Leadership is something that is hard to explain but easy to recognize.
The Padres have it in abundance and it’s among the reasons they’re in the National League Championship Series after slaying two 100-win teams in the Los Angeles Dodgers and New York Mets.
Third baseman Manny Machado, of course, is the Padres’ alpha dog between the lines. Yet Machado reserves the title of “captain” to someone who would struggle to smack a fastball or squat behind the plate.
Manager Bob Melvin, please take a bow.
In Machado’s eyes, Melvin had a firm grip on the helm of a ship that encountered rough seas. In a season that had its share of white caps, Melvin never tapped out.
The Padres were 55-45 through 100 games, 11½ games out of first place in the NL West, hardly what aggressive owner Peter Seidler envisioned with a payroll nearing $200 million.
There was the constant drama with All-Star shortstop Fernando Tatis Jr., after he blindsided San Diego not once, but twice, with his unavailability, i.e., a shattered wrist and a suspension for cheating that shredded his reputation.
Add the mediocre production of stars Juan Soto, Josh Hader and Josh Bell in the aftermath of their blockbuster acquisitions, and if it wasn’t one thing, it was another.
Melvin, a former big league catcher who was sidelined by prostate surgery and COVID-19 this year, just kept hanging out signals of accountability and positive vibes.
Then there was the mid-September night in Phoenix when Melvin raised a ruckus in Arizona.
After another lackluster performance, Melvin removed his nice-guy gloves. The manager with an open-door policy slammed the one in the visitors clubhouse and told his charges to huddle up.
“Bob got mad for the first time,” Padres second baseman Jake Cronenworth said.
Melvin groused about the players’ production and interest level. For a man who speaks at a volume reserved for church, it was the Padres’ come-to-Jesus moment.
“I think it was the right time and place to kind of light a fire under everybody,” Cronenworth said. “And it seemed to work.”
The Padres shined down the stretch and find themselves deep into October against the Philadelphia Phillies, one step away from the World Series. Maybe the Padres would still have a pulse despite Melvin’s air-out and then again, maybe it was his version of CPR that gave them life.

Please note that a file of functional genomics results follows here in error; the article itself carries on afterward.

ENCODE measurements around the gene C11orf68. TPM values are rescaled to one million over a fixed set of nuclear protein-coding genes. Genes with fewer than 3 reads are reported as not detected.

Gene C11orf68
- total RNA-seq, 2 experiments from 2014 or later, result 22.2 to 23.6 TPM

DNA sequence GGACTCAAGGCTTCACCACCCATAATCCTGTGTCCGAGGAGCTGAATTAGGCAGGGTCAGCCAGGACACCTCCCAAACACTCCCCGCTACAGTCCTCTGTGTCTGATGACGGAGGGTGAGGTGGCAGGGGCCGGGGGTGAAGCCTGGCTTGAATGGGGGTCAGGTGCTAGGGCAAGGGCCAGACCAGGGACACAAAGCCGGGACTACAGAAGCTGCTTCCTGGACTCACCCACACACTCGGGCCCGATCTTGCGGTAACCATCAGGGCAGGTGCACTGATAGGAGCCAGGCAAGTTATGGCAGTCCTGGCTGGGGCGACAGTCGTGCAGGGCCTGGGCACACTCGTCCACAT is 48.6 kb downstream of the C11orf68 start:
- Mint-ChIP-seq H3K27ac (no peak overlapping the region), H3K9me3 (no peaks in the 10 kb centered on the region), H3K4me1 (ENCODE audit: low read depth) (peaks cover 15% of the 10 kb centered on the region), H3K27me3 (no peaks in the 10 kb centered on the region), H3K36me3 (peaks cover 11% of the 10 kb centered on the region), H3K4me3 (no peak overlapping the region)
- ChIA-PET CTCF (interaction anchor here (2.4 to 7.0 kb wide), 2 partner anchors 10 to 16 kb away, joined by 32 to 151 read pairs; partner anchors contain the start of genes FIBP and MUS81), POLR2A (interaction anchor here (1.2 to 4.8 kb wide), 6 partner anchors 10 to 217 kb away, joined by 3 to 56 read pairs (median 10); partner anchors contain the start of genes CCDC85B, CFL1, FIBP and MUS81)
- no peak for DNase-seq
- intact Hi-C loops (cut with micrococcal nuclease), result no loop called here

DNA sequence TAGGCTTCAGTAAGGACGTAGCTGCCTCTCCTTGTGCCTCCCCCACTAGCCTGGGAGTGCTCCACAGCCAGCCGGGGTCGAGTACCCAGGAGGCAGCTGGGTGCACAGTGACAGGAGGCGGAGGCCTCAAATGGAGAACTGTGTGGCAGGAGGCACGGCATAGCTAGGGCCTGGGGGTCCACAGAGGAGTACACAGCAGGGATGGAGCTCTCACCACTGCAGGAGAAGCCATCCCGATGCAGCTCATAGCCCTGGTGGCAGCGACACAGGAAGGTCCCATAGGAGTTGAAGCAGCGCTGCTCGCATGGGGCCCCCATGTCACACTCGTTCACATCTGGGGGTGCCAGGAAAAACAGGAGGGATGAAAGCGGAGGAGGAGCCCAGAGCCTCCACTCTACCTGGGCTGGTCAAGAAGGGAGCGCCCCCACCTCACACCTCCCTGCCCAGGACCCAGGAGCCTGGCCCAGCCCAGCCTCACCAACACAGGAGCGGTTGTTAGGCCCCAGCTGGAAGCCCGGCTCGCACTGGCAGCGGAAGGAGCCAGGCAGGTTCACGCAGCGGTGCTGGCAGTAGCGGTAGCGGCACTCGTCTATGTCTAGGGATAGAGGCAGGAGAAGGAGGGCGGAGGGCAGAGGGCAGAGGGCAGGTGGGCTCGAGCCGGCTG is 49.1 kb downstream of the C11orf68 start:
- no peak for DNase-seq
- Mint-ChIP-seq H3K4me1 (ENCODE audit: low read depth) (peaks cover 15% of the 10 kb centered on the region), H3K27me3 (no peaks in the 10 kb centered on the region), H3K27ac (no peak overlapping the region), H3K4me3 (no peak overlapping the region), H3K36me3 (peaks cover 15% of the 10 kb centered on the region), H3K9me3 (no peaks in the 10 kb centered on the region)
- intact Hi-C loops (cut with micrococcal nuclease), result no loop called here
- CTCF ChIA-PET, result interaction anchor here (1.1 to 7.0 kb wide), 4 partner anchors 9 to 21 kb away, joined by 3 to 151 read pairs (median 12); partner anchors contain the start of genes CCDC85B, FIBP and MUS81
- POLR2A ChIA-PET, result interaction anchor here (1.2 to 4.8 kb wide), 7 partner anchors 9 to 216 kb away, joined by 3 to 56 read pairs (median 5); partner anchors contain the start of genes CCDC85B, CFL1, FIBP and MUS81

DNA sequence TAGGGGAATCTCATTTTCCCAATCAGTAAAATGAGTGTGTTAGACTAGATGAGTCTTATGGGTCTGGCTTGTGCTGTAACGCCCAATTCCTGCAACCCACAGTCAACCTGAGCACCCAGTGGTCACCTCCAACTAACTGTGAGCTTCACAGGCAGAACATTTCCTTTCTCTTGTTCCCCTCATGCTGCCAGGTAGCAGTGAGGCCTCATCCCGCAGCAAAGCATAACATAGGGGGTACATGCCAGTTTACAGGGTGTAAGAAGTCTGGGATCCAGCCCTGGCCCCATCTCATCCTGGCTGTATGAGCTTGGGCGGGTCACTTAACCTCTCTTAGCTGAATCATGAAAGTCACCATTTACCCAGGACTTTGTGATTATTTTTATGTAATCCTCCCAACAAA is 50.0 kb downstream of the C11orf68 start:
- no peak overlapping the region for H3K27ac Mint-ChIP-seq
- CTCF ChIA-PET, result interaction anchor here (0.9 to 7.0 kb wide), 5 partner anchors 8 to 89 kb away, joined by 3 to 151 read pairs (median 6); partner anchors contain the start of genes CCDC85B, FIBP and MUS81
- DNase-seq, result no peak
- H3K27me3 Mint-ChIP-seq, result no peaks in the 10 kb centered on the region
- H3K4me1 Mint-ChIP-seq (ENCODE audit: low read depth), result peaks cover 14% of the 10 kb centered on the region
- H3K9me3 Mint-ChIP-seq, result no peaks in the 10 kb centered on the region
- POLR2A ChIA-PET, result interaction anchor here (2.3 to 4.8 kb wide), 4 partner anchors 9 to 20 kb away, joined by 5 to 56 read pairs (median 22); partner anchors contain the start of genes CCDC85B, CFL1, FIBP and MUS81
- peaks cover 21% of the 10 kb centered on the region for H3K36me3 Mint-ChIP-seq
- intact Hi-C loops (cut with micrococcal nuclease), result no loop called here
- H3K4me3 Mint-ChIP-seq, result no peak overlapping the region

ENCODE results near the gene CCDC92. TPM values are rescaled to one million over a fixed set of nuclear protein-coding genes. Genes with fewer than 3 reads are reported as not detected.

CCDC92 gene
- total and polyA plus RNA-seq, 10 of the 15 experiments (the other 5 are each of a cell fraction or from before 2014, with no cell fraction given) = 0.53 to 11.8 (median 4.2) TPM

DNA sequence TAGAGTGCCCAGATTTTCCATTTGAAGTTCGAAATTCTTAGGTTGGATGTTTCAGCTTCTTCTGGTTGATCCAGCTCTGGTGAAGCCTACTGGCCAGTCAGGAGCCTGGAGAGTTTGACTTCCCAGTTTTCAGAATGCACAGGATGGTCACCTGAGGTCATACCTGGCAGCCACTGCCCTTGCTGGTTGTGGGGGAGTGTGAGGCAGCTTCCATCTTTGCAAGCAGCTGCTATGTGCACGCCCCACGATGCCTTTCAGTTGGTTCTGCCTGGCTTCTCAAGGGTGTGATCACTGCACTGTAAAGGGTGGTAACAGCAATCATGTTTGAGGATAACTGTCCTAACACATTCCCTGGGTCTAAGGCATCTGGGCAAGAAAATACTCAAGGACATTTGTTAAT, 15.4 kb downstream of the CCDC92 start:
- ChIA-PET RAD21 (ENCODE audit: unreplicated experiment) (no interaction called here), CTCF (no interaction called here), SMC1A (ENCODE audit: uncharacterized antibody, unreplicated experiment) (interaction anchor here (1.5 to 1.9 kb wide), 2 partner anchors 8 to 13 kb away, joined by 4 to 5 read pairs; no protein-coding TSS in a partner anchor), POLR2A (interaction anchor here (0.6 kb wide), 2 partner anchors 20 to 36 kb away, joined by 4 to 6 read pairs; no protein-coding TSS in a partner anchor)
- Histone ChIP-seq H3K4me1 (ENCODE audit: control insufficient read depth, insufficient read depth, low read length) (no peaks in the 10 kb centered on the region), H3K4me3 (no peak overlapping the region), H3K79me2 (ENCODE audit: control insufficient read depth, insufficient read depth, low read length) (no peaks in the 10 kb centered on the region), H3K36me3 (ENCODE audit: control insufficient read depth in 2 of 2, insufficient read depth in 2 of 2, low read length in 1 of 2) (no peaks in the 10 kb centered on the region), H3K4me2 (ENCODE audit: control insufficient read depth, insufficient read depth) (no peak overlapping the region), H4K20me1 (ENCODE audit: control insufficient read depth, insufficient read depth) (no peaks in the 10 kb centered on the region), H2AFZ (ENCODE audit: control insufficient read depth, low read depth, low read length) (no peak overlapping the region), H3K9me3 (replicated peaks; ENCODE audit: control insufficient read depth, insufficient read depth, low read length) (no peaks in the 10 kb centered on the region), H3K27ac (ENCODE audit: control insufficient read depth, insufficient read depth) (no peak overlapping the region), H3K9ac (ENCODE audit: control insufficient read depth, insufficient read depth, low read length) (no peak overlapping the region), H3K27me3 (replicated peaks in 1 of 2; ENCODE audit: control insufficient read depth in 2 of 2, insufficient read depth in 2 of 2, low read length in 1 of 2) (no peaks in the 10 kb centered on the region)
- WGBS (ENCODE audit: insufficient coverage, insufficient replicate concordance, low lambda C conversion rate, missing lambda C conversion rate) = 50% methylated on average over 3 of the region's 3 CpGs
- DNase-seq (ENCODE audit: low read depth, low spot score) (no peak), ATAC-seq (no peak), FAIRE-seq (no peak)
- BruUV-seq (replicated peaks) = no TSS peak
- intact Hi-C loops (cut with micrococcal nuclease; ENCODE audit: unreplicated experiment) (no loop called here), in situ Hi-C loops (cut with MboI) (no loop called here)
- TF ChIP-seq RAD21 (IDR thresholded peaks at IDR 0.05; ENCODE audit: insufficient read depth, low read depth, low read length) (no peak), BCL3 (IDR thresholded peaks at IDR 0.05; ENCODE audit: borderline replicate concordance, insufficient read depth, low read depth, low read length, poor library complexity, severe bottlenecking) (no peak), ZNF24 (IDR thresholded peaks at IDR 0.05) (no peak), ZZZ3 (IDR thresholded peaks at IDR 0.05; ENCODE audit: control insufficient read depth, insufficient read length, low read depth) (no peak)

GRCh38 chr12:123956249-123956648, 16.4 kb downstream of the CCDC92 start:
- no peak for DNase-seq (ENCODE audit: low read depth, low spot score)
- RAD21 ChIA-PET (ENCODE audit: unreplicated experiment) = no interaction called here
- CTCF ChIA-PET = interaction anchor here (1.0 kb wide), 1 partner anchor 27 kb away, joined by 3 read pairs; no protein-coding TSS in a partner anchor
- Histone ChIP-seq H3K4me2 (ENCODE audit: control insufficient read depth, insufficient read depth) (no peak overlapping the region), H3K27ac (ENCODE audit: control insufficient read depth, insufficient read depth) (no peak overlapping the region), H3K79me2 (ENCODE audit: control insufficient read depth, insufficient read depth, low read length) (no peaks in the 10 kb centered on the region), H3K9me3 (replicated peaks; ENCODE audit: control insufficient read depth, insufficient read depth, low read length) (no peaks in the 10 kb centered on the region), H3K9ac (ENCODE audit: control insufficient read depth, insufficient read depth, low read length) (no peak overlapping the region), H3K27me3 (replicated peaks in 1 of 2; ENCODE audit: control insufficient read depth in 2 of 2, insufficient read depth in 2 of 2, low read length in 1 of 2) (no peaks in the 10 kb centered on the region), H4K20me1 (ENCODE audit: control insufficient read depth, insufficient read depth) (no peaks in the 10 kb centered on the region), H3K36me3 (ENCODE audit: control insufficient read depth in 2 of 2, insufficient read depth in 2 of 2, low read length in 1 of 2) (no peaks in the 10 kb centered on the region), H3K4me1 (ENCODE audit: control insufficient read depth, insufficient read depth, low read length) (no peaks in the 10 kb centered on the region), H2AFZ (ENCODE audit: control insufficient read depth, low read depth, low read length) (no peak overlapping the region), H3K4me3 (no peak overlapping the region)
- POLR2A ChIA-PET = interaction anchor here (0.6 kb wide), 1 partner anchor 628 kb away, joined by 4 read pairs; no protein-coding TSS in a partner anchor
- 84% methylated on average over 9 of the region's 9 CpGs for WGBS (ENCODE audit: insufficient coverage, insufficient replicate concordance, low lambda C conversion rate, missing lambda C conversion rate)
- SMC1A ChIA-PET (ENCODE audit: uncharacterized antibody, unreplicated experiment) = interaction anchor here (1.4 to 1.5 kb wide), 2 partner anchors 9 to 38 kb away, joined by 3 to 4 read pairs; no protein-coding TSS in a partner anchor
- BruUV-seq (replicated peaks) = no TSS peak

“Very frustrating,” Melvin said after the Padres were blanked on Sept. 15. “Didn’t even feel like we put up a fight.”
When Melvin, in his 19th year as a big league manager, quit fuming, the Padres were equally stunned and embarrassed, looking at Melvin like a mischievous child does after disappointing his parents.
After months of being his team’s biggest booster with his calm, even-keeled demeanor, Mount Melvin erupted.
The result was a hot lava of emotions that kept bubbling after Melvin exited. Machado called a players-only meeting after Melvin delivered his haymaker and suddenly the Padres were no longer the fighter with the stooped shoulders sitting on a stool.
Melvin, 60, earned his coaching stripes under manager Phil Garner with the Milwaukee Brewers. Garner was the holler guy while Melvin was soft-spoken.
They meshed, with Melvin staying true to his style, then and now. When the Padres finally matched their manager’s conviction that winning was all that mattered, they became a different squad.
“That’s the responsibility of your leader, your manager, to get the players to buy into that, and I think Bob will do that,” Garner told The Athletic before the season. “It may not happen overnight, it may not happen in spring training, but I promise you, it will happen.”
It did and the Padres are in sight of the promised land of winning their first World Series. After an improbable season, the Padres are close to their once impossible dream.